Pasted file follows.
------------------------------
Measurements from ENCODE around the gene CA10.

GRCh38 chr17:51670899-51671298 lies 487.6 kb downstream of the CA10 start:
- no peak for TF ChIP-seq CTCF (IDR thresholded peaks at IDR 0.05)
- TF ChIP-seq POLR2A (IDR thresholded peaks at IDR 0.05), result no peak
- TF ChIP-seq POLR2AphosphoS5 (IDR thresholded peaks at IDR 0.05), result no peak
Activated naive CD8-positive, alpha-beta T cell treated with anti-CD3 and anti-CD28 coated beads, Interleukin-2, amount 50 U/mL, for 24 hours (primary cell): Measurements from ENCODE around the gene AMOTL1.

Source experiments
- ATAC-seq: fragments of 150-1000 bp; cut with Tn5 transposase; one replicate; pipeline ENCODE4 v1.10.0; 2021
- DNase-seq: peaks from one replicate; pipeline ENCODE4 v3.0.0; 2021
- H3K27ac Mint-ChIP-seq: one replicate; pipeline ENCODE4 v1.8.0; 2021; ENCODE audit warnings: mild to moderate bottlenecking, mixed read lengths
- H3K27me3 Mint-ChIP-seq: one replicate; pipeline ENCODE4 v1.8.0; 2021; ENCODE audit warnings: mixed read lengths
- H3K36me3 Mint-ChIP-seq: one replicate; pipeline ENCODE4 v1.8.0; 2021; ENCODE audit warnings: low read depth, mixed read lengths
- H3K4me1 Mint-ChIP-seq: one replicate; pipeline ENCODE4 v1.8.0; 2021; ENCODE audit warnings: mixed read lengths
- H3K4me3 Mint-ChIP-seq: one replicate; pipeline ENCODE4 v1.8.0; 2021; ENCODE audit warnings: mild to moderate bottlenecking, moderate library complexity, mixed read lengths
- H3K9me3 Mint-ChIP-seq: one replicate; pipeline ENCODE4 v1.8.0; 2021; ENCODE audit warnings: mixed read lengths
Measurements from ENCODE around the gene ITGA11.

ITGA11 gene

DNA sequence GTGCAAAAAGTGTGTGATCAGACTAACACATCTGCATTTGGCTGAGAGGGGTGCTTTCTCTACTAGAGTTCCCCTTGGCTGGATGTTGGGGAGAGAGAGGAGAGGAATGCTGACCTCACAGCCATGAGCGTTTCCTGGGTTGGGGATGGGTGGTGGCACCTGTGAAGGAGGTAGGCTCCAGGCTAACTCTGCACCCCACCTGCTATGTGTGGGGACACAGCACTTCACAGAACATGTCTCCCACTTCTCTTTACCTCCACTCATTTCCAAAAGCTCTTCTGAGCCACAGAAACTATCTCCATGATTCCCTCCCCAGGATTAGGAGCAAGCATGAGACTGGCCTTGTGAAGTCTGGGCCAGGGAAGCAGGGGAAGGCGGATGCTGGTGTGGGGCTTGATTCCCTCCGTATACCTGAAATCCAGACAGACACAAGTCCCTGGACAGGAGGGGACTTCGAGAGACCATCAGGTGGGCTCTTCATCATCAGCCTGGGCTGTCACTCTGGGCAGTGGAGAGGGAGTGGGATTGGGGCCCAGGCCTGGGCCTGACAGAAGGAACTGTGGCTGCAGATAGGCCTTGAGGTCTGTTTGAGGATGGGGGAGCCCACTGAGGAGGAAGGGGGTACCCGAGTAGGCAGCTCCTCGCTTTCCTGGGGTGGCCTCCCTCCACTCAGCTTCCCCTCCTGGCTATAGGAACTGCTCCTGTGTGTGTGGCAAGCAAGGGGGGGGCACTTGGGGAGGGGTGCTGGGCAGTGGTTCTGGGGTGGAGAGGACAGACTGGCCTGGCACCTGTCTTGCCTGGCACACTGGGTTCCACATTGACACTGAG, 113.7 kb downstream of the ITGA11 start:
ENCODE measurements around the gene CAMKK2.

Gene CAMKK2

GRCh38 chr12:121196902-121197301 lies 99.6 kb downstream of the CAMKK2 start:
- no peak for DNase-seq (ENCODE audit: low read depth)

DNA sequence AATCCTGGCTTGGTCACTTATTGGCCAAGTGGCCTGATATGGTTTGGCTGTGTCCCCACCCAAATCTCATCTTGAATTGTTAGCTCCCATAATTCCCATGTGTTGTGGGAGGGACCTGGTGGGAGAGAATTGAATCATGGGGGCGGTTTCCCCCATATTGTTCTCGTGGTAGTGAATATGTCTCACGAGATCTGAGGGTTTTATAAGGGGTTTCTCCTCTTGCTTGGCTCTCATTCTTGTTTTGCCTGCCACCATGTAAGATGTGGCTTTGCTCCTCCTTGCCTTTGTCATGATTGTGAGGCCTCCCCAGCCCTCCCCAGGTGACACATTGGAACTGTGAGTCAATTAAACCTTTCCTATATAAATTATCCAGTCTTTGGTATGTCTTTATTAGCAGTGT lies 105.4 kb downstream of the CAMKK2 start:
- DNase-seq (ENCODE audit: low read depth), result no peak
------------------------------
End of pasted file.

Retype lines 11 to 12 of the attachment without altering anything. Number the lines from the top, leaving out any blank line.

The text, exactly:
- H3K27me3 Mint-ChIP-seq: one replicate; pipeline ENCODE4 v1.8.0; 2021; ENCODE audit warnings: mixed read lengths
- H3K36me3 Mint-ChIP-seq: one replicate; pipeline ENCODE4 v1.8.0; 2021; ENCODE audit warnings: low read depth, mixed read lengths